THERE WAS “PIG” VOTE BACK IN YEAR 1873
The Issue Was One of “Pig Pens or No Pig Pens.” There are various kinds of “votes” in the present day to which the astute civic politician lends a listening ear. But the aldermen of the seven ties had an additional “vote” to look after.
That was the “pig” vote.
In those days every third man or so, kept a pig or pigs. Those who did not like the noise or odor of the pigs and did not keep any, naturally raised a row about the keeping of pics within the city limits and filed petitions with the city council. But as such a large number of people kept pigs and had votes at election time, the Aldermen were not in any hurry to order the abolition of the pigs.
The Citizen of May 20, 1873. the following editorial paragraph appeared:
“The city fathers appear to be afraid of the ‘poor man’s pig.’ They would prefer to have a pestilence in the city and endorse the stinking nuisance under their bedroom windows rather than inconvenience the swine or lose the votes of their owners.”
However, in the 1880s the anti-pig citizens prevailed and the council passed a bylaw which provided that “between the 15th of May and the first of November, no hog shall be kept within the limits of the municipality except in pens 70 feet from Bny house, with floors kept free from any standing water and regularly cleansed and disinfected.” This clause automatically put a lot of pig pens out of existence as there were only a few lots sufficiently deep enough to permit of that distance from a dwelling.
CLIPPED FROMThe British WhigKingston, Ontario, Canada11 Jun 1873, Wed • Page 2
Lanark County Pigs on the Wing
Carleton Place Board of Health Report — July 1899
This is a near-ghost story, if you know what we mean. The experience was that of one Patrick Burns, a middle-aged mechanic who boarded at Mrs. Richard Guy’s boarding house on Wellington street. The time was the fall of 1868 and Mr. Burns had occasion to go to Conroy’s mill on the Aylmer road on business. He was walking home late at night and the night was dark and very still.
Not long before the Burns trip a poor unfortunate had hung himself in a bush just west of the Protestant cemetery outside of Hull. The bush of course was supposed to be haunted. Just when Mr. Burns was passing the (haunted) bush, he heard through the stillness a rustling noise at the edge of the bush. He stood still and his hat literally rose from his head and his hair was on end with fear. looking towards the bush in the darkness he discovered a dark object on the edge of the road. The object slowly moved towards him.
Patrick would have bolted, but it was fear that held him rooted to the ground. The black object came closer and closer. When it was within a few feet it revealed itself to be a large black pig. At first thought Pat felt like falling on the pig and hugging it, he was so happy. But on second thought, he didn’t. It occurred to him the pig was black and well, you know how it is, with people when they are superstitious. The pig might not be a pig at all, he reasoned; it might be the son of Satan. By this time the black pig had crossed the road and disappeared into the darkness. Pat’s feet suddenly loosened, and he didn’t stop running till he reached Eddy’s corner. Don’t laugh, you might have been scared yourself! 🙂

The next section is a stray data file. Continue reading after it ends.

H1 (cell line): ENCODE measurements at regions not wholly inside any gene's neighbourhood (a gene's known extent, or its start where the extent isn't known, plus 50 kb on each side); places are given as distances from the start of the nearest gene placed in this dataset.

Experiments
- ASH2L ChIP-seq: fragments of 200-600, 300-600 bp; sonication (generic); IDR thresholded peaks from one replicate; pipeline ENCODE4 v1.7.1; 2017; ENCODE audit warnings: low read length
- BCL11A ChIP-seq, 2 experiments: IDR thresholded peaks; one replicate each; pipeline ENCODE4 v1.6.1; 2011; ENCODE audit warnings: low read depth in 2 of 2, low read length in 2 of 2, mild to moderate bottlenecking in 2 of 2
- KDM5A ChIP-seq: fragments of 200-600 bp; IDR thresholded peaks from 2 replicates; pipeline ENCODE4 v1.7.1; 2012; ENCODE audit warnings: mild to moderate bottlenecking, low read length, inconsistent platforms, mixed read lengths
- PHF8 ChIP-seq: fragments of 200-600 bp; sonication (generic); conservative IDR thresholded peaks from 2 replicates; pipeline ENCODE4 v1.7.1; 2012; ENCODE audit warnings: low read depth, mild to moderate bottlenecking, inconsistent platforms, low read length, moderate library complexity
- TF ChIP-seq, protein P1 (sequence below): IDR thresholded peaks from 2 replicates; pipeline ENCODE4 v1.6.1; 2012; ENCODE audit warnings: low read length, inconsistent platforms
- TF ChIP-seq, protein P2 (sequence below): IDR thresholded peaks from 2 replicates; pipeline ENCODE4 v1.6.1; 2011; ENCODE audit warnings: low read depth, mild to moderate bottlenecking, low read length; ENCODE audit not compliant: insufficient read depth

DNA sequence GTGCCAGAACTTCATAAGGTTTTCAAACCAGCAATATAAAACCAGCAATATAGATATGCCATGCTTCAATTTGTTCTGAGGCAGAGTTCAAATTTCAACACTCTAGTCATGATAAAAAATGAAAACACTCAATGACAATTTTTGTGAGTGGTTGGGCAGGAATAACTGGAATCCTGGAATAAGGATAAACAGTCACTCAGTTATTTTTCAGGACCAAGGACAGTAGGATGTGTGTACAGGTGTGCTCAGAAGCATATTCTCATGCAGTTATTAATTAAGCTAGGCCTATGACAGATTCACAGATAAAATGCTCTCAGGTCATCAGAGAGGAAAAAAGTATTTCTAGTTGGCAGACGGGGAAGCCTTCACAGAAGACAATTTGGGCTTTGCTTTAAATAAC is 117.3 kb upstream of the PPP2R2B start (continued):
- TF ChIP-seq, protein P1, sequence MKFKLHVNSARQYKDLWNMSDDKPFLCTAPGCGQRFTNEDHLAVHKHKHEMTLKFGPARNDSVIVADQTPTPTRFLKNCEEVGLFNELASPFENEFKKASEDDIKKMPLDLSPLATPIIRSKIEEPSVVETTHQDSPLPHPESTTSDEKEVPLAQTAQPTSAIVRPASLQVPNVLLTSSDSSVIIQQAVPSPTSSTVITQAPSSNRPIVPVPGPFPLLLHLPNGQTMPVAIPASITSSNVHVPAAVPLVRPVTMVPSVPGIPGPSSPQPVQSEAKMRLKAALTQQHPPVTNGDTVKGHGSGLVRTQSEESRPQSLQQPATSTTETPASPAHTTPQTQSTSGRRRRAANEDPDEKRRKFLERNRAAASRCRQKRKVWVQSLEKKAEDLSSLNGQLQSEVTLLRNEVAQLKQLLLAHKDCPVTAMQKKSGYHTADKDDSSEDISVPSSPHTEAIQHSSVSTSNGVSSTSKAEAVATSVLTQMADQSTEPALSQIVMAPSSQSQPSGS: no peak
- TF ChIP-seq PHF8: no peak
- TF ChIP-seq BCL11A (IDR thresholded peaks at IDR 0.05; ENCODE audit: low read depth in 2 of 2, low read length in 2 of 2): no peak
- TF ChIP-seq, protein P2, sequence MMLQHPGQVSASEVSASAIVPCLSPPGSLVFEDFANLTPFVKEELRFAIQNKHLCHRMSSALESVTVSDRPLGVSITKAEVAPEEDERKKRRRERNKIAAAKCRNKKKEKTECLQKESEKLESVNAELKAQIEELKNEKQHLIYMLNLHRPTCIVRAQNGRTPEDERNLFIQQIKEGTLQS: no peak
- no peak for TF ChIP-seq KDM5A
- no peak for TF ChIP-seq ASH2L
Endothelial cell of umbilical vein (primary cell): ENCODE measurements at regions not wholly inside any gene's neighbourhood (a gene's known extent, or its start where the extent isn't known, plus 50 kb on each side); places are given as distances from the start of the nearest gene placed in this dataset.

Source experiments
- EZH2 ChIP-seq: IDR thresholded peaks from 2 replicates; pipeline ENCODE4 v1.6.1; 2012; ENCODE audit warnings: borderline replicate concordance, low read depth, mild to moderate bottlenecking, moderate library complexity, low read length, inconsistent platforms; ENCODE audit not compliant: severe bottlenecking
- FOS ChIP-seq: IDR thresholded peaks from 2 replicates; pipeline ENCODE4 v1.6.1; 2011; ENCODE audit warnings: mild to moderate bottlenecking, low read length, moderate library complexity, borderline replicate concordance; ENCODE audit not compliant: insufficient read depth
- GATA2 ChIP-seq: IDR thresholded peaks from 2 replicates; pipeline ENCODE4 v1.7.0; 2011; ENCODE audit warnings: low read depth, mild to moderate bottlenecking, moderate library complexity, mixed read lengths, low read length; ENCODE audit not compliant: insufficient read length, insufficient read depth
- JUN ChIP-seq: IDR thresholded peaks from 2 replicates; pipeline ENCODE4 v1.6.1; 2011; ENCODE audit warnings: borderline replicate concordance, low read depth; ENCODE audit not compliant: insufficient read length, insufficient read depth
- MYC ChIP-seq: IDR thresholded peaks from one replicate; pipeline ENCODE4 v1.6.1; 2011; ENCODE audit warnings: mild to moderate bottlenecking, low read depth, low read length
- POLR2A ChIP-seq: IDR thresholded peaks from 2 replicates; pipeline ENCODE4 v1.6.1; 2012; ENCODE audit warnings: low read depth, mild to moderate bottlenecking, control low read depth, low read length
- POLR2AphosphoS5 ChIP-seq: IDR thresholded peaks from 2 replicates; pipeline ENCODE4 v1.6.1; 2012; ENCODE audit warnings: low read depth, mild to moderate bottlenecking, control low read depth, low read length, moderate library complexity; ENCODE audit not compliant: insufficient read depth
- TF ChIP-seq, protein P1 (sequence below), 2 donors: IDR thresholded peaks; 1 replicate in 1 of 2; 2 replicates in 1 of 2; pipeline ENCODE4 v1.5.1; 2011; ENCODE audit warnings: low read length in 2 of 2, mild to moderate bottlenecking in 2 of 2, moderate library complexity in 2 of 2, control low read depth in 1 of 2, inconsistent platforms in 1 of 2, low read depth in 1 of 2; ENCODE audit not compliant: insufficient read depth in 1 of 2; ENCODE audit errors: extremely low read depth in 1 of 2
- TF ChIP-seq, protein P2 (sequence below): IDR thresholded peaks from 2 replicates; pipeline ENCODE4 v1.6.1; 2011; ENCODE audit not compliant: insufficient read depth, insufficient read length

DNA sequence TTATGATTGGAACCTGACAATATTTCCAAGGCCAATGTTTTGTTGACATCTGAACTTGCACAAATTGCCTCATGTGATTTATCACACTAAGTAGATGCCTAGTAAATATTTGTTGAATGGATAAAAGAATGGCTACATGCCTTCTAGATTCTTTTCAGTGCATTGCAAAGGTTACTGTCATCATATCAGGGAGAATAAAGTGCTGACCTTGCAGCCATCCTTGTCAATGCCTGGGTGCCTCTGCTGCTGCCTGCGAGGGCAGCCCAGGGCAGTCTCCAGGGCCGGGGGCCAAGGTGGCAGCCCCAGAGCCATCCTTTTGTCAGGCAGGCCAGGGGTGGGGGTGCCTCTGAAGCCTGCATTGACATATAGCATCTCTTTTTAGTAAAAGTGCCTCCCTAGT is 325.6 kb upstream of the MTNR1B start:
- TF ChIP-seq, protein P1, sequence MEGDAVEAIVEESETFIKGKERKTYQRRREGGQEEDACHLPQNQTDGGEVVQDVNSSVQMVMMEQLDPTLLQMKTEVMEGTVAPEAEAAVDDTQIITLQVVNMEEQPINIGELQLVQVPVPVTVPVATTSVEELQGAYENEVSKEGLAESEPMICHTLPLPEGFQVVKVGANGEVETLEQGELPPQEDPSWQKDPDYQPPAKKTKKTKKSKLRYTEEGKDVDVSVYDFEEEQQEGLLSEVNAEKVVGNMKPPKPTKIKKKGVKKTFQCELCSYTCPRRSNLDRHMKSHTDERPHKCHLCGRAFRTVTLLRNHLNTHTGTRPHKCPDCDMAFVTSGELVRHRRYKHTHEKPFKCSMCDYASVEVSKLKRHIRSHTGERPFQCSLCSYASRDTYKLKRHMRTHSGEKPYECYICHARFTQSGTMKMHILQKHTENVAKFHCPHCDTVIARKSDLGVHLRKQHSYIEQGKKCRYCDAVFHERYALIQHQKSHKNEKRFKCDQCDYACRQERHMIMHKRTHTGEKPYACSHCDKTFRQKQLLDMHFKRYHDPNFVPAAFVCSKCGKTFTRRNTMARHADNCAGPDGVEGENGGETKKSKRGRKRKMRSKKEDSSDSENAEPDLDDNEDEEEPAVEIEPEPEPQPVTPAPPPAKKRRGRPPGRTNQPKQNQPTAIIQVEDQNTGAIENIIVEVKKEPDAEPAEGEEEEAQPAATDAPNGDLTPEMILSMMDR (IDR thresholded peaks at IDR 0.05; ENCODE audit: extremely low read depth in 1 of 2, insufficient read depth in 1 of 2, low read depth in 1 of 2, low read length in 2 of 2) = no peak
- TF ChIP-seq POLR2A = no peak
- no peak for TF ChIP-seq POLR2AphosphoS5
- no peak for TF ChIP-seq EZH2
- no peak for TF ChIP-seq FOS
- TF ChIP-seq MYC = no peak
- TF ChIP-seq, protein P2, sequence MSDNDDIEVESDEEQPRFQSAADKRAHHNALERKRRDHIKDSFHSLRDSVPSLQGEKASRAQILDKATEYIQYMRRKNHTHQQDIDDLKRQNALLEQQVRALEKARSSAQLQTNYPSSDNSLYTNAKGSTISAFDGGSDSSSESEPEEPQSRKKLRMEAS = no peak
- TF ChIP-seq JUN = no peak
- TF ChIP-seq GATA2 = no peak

- Also check out The Tales of Carleton Place. Tales of Almonte and Arnprior Then and Now.
When most of the citizens of Lanark County kept a pig or two, the practice was to buy the pigs when they were a month or two old from a farmer. They would feed them until the late fall, then slaughter them and salt the meat away for Winter.
One day William McCall came to town with a wagon full of young grunters. Knocking on doors began to go up and down the streets of Carleton Place offering his piglets for sale. Nearly all of them were black Berkshires and the best that could be bought in Lanark County. When Mr. McCall called at the home of Jim Shiels he only had three left: two Berkshires and one runt.
Jim said he would take the rest of them at the usual price of two bucks each, but Bill hung out for a price of $2.50 each as that was the price he got for the rest of them. Well, the prospective buyer stated he did not intend paying more than the going price.
It looks like a deadlock was developing and old Bill, well, he was ready to drive away, until Hollie Shiels, Jim’s son, came out to tell his father that dinner was ready. Hollie saw what was going on and took it upon himself to act as a kind of referee between the two.
He gave his Dad a wink and told Mr. McCall that in his opinion the black Berkshires were definitely worth $2.50 a piece. A suggestion from Hollie was that his father buy the two black ones for that price, and surely Mr. McCall would throw in the runt for a dollar. Not thinking too clearly the seller thought this new deal was quite acceptable, money was exchanged and the wheels of commerce turned once again. Mr. McCall rode down Town Line that night towards home thinking he had the best of the deal. He hadn’t been born in a barn but there was no question that no one got the best of him in the art of the deal– until he got home later and thought really about it.
Come and visit the Lanark County Genealogical Society Facebook page– what’s there? Cool old photos–and lots of things interesting to read. Also check out The Tales of Carleton Place and The Tales of Almonte